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February 19, 2018 From the Editor

Maine's rural businesses struggle to connect

The Three Ring Binder is a term that's been bandied about for some time in Maine.

A public-private effort costing $32 million, the Three Ring Binder was launched to “create an open-access fiberoptic network that extends into the most rural and disadvantaged areas of the state of Maine; from the Saint John Valley in the north, to the rocky coast line of downeast Maine, to the mountainous regions of western Maine,” according to a state press release at the time.

When it was launched, organizers proclaimed that the three rings of fiberoptic networks “will create the 21st century infrastructure necessary to support Maine's existing industries,”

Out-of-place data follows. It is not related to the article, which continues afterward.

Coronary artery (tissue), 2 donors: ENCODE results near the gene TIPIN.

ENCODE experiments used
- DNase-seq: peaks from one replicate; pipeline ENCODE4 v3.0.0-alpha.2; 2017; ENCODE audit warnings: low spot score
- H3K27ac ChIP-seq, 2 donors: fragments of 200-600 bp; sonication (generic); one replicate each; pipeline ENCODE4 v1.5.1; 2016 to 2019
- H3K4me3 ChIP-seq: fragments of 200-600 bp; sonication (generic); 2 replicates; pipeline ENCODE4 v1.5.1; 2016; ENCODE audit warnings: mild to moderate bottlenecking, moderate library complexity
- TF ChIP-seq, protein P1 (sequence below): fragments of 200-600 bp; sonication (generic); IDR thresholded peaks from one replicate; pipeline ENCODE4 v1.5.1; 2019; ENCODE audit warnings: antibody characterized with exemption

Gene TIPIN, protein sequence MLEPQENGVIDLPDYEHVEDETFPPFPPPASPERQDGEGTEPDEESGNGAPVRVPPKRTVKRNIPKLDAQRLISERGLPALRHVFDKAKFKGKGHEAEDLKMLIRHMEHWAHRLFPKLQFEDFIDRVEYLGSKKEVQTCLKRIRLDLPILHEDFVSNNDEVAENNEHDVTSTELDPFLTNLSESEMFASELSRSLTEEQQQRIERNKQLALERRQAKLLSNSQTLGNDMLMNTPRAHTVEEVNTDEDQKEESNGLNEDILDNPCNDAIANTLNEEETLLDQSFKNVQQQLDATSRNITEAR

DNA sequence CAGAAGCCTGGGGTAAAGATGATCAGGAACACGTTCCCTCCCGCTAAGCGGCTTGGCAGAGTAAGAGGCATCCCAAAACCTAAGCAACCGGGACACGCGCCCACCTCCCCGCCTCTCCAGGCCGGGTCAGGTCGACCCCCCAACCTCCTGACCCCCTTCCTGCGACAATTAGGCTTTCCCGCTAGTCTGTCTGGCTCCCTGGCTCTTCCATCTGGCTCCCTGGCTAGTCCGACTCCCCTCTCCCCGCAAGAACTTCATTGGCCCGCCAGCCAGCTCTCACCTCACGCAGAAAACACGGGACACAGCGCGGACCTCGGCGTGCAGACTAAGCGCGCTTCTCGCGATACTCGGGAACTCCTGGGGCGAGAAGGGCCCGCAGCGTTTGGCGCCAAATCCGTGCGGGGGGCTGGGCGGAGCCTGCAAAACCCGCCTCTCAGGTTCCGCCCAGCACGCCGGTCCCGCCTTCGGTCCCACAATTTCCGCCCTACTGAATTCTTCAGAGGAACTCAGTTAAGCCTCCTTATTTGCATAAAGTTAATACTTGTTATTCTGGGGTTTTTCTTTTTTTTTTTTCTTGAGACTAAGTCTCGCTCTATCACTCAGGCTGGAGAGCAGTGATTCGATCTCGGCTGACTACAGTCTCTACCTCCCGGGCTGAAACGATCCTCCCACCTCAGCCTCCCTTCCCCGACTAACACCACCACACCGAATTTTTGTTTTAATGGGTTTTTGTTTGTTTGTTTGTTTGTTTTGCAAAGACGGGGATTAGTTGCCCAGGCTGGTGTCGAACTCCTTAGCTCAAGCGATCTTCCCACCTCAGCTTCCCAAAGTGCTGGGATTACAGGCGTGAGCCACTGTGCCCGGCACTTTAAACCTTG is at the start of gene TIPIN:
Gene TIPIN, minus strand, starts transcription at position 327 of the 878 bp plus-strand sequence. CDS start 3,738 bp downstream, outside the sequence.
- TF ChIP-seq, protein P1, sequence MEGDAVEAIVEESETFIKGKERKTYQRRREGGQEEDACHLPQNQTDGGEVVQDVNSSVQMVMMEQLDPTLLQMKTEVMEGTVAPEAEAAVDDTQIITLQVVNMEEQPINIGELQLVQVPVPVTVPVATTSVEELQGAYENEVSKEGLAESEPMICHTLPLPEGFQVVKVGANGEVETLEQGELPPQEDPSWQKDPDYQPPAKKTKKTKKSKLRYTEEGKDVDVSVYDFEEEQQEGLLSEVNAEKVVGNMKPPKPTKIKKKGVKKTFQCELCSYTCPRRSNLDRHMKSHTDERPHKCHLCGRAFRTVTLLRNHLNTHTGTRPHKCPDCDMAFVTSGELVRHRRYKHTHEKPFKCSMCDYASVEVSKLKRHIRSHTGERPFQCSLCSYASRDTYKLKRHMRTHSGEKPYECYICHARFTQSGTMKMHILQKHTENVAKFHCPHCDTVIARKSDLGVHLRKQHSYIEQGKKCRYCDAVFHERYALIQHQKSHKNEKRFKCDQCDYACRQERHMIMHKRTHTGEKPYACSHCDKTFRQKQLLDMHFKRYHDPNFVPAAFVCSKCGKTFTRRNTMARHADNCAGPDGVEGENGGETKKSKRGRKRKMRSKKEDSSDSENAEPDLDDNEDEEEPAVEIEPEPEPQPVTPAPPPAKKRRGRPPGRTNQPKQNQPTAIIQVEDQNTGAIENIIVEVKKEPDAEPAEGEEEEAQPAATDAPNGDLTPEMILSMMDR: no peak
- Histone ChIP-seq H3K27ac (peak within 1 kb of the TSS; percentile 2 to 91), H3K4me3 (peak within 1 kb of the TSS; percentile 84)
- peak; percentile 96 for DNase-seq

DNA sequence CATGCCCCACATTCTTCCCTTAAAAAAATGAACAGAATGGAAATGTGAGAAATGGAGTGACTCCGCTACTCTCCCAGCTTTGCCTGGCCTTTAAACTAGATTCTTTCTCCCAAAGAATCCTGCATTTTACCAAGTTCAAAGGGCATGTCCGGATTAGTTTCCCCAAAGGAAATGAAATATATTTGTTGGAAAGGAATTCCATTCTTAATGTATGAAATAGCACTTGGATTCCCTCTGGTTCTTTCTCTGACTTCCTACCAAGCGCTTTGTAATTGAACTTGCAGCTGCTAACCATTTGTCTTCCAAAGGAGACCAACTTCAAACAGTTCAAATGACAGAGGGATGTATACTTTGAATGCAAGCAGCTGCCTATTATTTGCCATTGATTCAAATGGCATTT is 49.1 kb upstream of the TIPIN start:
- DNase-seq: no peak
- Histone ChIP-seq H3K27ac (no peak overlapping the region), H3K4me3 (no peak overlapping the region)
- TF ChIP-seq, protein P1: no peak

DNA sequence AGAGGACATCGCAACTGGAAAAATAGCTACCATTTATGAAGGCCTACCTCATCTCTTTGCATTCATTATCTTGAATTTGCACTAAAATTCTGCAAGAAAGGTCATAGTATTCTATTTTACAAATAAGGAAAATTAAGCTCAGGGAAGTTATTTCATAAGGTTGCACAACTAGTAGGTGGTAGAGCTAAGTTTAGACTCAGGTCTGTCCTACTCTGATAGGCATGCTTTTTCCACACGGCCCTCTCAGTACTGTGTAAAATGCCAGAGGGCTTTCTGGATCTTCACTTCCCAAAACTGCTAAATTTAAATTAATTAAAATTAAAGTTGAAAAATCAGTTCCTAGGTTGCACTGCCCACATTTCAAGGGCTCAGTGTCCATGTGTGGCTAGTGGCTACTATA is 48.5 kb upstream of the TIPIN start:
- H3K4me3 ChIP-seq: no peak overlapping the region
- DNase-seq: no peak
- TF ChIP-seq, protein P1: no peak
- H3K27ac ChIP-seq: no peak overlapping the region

Indeed, in 2012, the Portland Press Herald reported that the Three Ring Binder had been completed six months ahead of schedule, connecting 110,000 households, 600 schools and 38 government facilities.

There's no question the network was a huge leap forward for Maine.

Yet there still lingered the notion that some residents were somewhere beyond “the last mile” of the network.

As Staff Writer Maureen Milliken reports from Farmington, gaps in the broadband network still exist and, now more than ever, create a deeper division for businesses. (See Page 21.)

With broadband still out of reach of some, she reports, businesses struggle to stay connected with clients. Students who can't get internet service at home are studying at McDonald's. Realtors are finding that homes without available internet are quickly rejected by potential buyers.

Since the substantial investment at the front end of the Three Ring Binder project, money for rural broadband has come in smaller parcels. The congressional delegation continues to push for investment to create networks in rural areas, but rural municipalities are finding that they're often in the position of having to finance or build their own networks, at considerable cost.

As Maureen reports, it's a slow process, but progress is being made.

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